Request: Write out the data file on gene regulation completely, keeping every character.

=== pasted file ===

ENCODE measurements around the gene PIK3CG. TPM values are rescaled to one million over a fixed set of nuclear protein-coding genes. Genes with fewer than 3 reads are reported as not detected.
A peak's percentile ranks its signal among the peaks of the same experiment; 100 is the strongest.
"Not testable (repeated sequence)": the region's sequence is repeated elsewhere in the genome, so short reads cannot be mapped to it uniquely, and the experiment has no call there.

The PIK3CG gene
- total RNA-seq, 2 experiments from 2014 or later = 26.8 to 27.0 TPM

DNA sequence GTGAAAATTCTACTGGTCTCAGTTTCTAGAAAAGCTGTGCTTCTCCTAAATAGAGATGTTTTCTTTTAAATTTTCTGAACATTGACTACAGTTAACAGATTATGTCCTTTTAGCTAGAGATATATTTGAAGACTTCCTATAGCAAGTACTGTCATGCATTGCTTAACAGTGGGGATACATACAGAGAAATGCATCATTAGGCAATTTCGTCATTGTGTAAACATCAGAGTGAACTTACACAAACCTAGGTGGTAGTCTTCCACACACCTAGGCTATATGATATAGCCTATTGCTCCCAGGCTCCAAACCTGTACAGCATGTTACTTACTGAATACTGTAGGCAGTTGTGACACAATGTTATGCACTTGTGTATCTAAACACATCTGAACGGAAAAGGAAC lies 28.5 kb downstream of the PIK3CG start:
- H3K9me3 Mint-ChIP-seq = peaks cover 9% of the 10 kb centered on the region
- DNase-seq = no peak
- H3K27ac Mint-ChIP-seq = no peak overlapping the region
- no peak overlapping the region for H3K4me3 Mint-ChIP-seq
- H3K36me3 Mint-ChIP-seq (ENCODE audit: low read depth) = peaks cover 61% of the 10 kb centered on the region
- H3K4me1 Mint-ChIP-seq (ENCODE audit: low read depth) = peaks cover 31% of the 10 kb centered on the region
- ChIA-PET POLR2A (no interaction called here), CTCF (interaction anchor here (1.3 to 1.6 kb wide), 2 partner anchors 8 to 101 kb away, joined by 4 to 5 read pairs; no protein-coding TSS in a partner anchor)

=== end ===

ENCODE measurements around the gene PIK3CG. TPM values are rescaled to one million over a fixed set of nuclear protein-coding genes. Genes with fewer than 3 reads are reported as not detected.
A peak's percentile ranks its signal among the peaks of the same experiment; 100 is the strongest.
"Not testable (repeated sequence)": the region's sequence is repeated elsewhere in the genome, so short reads cannot be mapped to it uniquely, and the experiment has no call there.

The PIK3CG gene
- total RNA-seq, 2 experiments from 2014 or later = 26.8 to 27.0 TPM

DNA sequence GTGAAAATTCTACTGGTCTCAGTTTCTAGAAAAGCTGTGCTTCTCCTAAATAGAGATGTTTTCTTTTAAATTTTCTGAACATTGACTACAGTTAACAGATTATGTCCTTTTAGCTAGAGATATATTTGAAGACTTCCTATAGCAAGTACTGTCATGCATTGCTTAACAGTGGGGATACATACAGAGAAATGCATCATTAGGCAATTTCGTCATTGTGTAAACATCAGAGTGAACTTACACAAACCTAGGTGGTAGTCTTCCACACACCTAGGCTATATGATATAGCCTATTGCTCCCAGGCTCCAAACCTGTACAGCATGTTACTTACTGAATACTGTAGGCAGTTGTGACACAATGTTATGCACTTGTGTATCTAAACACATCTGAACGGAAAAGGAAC lies 28.5 kb downstream of the PIK3CG start:
- H3K9me3 Mint-ChIP-seq = peaks cover 9% of the 10 kb centered on the region
- DNase-seq = no peak
- H3K27ac Mint-ChIP-seq = no peak overlapping the region
- no peak overlapping the region for H3K4me3 Mint-ChIP-seq
- H3K36me3 Mint-ChIP-seq (ENCODE audit: low read depth) = peaks cover 61% of the 10 kb centered on the region
- H3K4me1 Mint-ChIP-seq (ENCODE audit: low read depth) = peaks cover 31% of the 10 kb centered on the region
- ChIA-PET POLR2A (no interaction called here), CTCF (interaction anchor here (1.3 to 1.6 kb wide), 2 partner anchors 8 to 101 kb away, joined by 4 to 5 read pairs; no protein-coding TSS in a partner anchor)